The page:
"Mr. President, these are the young heroes of Fort Darling?. The President took them all by the hand and personally thanked them for their magnificent conduct and example, ordered that each one should receive a Medal of honor and to be promoted?."
While Confederate artillery fire repeatedly struck the USS Galena, three crewmen performed conspicuous acts of gallantry that would earn them the Medal of Honor.
When an artillery shell passed through the Galena, killing and disabling most of the crew serving her 100-pounder Parrot rifle, Corporal John Mackie rallied his comrades, shouting, "Come on boys, here's a chance for the Marines." After clearing up the debris and removing the injured, Mackie's team resumed firing the huge cannon until the Galena withdrew. For his courage and leadership, the 27-year-old New Yorker became the first U.S. Marine to receive the Medal of Honor.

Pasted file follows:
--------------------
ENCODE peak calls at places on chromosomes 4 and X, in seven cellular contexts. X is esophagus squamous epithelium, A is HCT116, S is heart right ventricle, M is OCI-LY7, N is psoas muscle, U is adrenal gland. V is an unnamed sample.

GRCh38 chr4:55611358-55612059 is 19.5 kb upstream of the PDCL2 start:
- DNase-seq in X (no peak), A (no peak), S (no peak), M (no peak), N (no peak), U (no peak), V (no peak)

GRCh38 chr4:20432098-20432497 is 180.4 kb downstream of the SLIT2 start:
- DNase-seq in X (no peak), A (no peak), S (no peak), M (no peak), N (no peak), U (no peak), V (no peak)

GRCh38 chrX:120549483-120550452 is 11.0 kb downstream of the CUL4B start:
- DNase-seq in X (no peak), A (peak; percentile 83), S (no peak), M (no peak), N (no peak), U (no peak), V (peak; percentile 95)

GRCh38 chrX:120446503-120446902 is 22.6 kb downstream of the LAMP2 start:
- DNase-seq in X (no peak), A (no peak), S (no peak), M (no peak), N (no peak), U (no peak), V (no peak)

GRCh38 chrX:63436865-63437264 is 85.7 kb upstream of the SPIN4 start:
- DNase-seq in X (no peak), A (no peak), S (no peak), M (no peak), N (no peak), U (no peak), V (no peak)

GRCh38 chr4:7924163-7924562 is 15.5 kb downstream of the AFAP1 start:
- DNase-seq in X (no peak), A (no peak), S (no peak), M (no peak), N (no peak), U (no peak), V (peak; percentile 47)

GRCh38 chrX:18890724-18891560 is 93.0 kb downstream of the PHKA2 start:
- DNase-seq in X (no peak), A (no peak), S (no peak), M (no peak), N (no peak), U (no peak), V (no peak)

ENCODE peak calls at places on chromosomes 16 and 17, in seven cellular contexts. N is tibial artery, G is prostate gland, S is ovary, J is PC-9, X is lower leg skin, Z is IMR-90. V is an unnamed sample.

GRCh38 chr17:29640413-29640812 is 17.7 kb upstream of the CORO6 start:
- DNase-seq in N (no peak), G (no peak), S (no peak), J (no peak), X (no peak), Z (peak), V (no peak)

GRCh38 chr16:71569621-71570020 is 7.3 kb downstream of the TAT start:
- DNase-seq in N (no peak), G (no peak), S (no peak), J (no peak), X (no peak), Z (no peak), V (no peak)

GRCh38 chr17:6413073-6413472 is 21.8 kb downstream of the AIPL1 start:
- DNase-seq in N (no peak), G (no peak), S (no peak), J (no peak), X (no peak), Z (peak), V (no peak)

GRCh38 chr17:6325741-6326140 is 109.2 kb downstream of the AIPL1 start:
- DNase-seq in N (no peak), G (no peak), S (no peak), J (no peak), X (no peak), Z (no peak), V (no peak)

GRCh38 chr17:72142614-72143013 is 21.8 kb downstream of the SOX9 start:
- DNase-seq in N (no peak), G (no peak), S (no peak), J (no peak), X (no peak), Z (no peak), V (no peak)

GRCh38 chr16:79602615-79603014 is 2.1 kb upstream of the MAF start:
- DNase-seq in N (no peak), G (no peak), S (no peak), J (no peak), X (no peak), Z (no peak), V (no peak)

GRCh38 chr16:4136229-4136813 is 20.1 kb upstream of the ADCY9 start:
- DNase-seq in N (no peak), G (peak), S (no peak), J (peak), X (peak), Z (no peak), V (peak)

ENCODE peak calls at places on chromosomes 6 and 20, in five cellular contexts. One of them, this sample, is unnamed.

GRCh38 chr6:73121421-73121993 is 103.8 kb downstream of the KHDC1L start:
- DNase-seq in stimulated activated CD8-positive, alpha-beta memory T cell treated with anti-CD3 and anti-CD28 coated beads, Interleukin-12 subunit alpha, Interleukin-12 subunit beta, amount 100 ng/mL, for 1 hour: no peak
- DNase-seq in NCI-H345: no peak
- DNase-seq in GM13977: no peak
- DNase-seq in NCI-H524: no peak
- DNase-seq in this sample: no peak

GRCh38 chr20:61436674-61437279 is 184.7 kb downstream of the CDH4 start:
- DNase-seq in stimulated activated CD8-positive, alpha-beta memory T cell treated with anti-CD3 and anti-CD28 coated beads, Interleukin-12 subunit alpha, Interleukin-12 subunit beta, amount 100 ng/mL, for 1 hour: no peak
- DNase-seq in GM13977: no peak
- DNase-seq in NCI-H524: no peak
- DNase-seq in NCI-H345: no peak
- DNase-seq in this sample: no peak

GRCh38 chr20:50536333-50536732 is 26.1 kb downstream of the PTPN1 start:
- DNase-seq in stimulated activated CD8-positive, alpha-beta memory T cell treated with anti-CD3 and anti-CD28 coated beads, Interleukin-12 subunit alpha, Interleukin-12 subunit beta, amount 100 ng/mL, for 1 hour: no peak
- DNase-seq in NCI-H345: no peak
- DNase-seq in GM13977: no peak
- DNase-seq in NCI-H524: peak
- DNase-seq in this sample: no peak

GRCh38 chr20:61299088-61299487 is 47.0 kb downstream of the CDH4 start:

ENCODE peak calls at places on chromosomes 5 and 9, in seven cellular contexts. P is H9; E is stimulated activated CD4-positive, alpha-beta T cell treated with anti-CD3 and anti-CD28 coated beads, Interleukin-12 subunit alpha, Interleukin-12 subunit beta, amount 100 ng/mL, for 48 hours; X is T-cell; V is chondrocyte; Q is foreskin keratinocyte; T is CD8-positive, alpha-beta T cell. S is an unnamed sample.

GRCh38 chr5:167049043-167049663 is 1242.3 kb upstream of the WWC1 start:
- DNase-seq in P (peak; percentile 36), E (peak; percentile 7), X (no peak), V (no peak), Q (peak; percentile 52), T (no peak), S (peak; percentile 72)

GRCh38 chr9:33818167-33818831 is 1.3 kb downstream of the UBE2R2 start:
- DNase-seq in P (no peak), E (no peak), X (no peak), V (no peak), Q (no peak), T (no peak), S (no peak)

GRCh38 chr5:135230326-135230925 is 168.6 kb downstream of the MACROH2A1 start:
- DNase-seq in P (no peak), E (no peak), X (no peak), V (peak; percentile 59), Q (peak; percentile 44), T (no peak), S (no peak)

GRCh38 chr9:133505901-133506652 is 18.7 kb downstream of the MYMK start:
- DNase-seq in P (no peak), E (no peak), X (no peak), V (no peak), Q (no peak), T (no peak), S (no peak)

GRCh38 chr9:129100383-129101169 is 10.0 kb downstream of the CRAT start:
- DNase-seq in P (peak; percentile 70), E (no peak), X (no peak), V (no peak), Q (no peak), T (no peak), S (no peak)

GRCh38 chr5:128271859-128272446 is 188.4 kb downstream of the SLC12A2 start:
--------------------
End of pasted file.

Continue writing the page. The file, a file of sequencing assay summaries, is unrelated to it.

Charles Kenyon, a 22-year-old sailor from New York, was severely burned while clearing a bent priming wire from the bow gun. Kenyon returned to the gun to continue the fight, ignoring his injuries and the Confederate sharpshooters whose rifle fire swept the exposed decks of the Galena. Jeremiah Regan, a 30-year-old quartermaster from Boston, served as captain of the Number 2 gun and also stood firm in the face of horrendous shelling and deadly sharpshooting. Kenyon and Regan were among the first members of the U.S. Navy to be awarded the Medal of Honor.